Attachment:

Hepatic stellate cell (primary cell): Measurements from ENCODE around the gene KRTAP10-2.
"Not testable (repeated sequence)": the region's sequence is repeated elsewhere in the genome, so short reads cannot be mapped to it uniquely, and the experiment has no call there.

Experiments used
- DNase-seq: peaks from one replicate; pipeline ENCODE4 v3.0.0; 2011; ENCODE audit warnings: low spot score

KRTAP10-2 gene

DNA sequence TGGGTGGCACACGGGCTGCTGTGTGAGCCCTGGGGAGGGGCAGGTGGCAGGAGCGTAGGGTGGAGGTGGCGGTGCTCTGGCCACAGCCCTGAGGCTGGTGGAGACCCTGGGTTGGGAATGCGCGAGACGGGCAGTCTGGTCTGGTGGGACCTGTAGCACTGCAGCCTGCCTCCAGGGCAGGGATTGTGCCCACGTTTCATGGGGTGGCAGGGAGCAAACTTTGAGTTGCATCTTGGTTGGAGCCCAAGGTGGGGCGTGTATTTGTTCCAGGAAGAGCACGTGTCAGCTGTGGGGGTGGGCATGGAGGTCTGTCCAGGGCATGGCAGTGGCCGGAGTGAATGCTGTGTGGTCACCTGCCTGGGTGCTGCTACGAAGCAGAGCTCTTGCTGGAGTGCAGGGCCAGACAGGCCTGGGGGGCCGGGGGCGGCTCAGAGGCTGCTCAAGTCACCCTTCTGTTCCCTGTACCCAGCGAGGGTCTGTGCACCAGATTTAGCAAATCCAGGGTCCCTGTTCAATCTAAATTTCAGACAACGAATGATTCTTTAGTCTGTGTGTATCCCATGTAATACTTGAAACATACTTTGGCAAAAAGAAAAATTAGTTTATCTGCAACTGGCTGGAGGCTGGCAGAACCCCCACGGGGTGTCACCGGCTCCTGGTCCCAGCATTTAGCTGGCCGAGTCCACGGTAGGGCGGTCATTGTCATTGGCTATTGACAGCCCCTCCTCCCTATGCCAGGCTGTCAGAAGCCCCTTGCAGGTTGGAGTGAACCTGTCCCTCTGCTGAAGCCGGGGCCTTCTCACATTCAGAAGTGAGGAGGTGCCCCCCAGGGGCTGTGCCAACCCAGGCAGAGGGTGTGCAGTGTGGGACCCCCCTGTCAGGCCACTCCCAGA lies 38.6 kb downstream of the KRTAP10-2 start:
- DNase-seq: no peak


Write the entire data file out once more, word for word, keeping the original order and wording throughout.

Hepatic stellate cell (primary cell): Measurements from ENCODE around the gene KRTAP10-2.
"Not testable (repeated sequence)": the region's sequence is repeated elsewhere in the genome, so short reads cannot be mapped to it uniquely, and the experiment has no call there.

Experiments used
- DNase-seq: peaks from one replicate; pipeline ENCODE4 v3.0.0; 2011; ENCODE audit warnings: low spot score

KRTAP10-2 gene

DNA sequence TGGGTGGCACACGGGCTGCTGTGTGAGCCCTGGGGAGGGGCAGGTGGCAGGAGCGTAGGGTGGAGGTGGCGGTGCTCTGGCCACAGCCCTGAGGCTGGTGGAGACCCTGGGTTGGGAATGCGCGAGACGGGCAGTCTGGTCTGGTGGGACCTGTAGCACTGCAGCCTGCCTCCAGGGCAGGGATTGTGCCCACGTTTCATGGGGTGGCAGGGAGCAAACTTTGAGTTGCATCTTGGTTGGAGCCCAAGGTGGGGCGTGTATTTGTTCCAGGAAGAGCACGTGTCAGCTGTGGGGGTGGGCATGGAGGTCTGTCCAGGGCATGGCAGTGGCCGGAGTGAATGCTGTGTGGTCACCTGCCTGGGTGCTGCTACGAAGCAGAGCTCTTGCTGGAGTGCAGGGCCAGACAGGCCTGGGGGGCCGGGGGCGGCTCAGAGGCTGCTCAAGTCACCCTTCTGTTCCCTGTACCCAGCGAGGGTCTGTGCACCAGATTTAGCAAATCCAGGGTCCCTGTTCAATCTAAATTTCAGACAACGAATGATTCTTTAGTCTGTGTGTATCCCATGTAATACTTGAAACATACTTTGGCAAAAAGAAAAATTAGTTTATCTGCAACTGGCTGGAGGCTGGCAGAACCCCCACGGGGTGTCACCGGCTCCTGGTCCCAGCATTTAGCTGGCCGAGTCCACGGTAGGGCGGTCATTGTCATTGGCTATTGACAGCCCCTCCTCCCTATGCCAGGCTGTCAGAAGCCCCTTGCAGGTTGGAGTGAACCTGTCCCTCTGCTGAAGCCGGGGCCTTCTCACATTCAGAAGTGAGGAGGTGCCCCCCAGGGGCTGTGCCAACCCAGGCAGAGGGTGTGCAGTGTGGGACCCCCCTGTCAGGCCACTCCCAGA lies 38.6 kb downstream of the KRTAP10-2 start:
- DNase-seq: no peak